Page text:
Feline Friday: The Infamous Hector!
Not long after I adopted Hector last spring, he dismantled a screen on the second floor one night–and fell out, plummeting 20 feet.
I had been brushing my teeth in the bathroom, a few feet away from that window, and when I heard him climbing the screen, I thought, “That seems dangerous. I’ll go make him stop.” I went out into the hall to do so–and so I was within 2 feet of Hector when this happened and saw my new kitten clinging to the window screen as it buckled, peeled away from the window with a metallic moan, and fell. I live in a renovated old Victorian that dates back to (probably) the 1880s, and it’s a LONG way down to the ground from my second floor.
In my nightgown, my mouth foaming with toothpaste, I screamed, dropped my toothbrush on the carpet, and went flying down my steep, narrow steps to the first floor and out into the night, expecting to find feline pancake on the sidewalk outside the side door.
Instead, I found the wrecked screen (BIG, since my lovely windows are about 6 feet tall), but no Hector.
Had my eyes deceived me? Had he somehow saved himself from falling? Was he clinging to the window frame upstairs? Leaving the door wide open, I ran back upstairs and searched the area. No sign of Hector. I ran back downstairs and outside. Still no sign of Hector. I went inside and ran through the house, looking out the back and front door. In my panic, I left these open, too–so now all three doors to my house were standing wide open at 1:00 am. (I live on an urban street with not-infrequent crime problems, and my house had been burgled only a few weeks earlier, so this wasn’t a harmless mistake.) I ran upstairs again, wondering again if I’d hallucinated seeing Hector fall to his death. I ran downstairs and outside again, still foaming toothpaste at the mouth, running around in my nighties. I finally heard him meow from the backyard, so I went back there to search for… a small black cat hiding in the dark. This took some time.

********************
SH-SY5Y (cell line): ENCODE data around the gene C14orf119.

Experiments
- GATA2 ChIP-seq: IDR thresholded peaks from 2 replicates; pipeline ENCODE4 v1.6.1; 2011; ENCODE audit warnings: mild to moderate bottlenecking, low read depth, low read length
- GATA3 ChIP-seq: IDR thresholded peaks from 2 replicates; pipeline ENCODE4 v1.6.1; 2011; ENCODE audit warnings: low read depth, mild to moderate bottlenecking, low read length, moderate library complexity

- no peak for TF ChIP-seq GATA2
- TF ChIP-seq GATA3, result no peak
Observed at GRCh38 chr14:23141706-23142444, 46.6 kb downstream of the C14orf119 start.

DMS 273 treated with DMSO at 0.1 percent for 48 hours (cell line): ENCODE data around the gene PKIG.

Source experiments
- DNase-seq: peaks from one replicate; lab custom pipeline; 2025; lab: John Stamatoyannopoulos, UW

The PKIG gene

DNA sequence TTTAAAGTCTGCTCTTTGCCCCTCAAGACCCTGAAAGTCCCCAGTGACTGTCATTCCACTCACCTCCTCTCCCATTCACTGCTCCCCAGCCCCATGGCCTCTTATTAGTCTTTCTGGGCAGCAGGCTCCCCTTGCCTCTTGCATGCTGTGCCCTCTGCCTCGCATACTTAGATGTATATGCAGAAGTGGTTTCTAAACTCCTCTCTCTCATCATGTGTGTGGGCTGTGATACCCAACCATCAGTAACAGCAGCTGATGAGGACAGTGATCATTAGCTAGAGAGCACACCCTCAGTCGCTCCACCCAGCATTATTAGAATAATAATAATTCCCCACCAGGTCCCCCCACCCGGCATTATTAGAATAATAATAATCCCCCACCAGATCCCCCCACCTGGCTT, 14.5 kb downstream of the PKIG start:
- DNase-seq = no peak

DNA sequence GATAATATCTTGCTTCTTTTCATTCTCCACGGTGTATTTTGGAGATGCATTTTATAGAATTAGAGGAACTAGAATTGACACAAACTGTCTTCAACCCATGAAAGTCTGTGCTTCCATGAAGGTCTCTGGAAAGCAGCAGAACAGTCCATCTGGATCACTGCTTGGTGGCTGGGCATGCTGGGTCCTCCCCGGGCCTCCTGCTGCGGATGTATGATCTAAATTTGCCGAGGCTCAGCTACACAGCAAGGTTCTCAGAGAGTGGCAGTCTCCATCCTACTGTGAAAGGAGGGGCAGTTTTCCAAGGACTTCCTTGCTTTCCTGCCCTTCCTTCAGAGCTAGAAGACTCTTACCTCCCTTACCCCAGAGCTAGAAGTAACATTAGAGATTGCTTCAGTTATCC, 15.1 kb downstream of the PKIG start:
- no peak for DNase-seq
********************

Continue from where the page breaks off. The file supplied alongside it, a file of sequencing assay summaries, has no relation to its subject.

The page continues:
And this, it soon turned out, was to be typical of life with Hector, rather than a one-off incident. I swear that cat will give me a heart attack one of these days.
(Oh, not to leave you in unkind suspense, I found him after a few minutes and brought him inside. Hector was scared by his fall but completely unharmed. But now his brother, Achilles, was missing–and the house had been sitting with all three outside doors wide open while I ran around searching for Hector. So I had a few minutes of fearing that Achilles had run away. Fortunately, though, he was just unnerved by my suddenly running around screaming, so he was hiding under some furniture until things calmed down.)
In subsequent months, I would find Hector inside the washing machine–about 90 seconds after I started the wash cycle; sitting outside, waiting to come in (since I live in the city, my cats are not allowed out); in a tree (repeat: not allowed out); dangling by his head from a coat hanger in my closet; falling into a freshly-used toilet in the dark only a nanosecond after I had vacated the seat; tipping over large pieces of furniture on himself; attempting to escape via the duct system; stuck in an inaccessible crevice within the kitchen island; dismantling a screen on the ground floor and escaping outside yet again (not allowed out); and chewing through electrical wires while they were plugged in.